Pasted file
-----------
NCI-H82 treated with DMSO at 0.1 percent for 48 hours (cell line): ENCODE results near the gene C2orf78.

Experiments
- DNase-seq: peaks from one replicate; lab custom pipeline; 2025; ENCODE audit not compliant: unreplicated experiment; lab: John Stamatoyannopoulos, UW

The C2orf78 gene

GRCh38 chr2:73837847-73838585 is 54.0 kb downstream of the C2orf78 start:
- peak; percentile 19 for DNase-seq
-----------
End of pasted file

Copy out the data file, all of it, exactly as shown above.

NCI-H82 treated with DMSO at 0.1 percent for 48 hours (cell line): ENCODE results near the gene C2orf78.

Experiments
- DNase-seq: peaks from one replicate; lab custom pipeline; 2025; ENCODE audit not compliant: unreplicated experiment; lab: John Stamatoyannopoulos, UW

The C2orf78 gene

GRCh38 chr2:73837847-73838585 is 54.0 kb downstream of the C2orf78 start:
- peak; percentile 19 for DNase-seq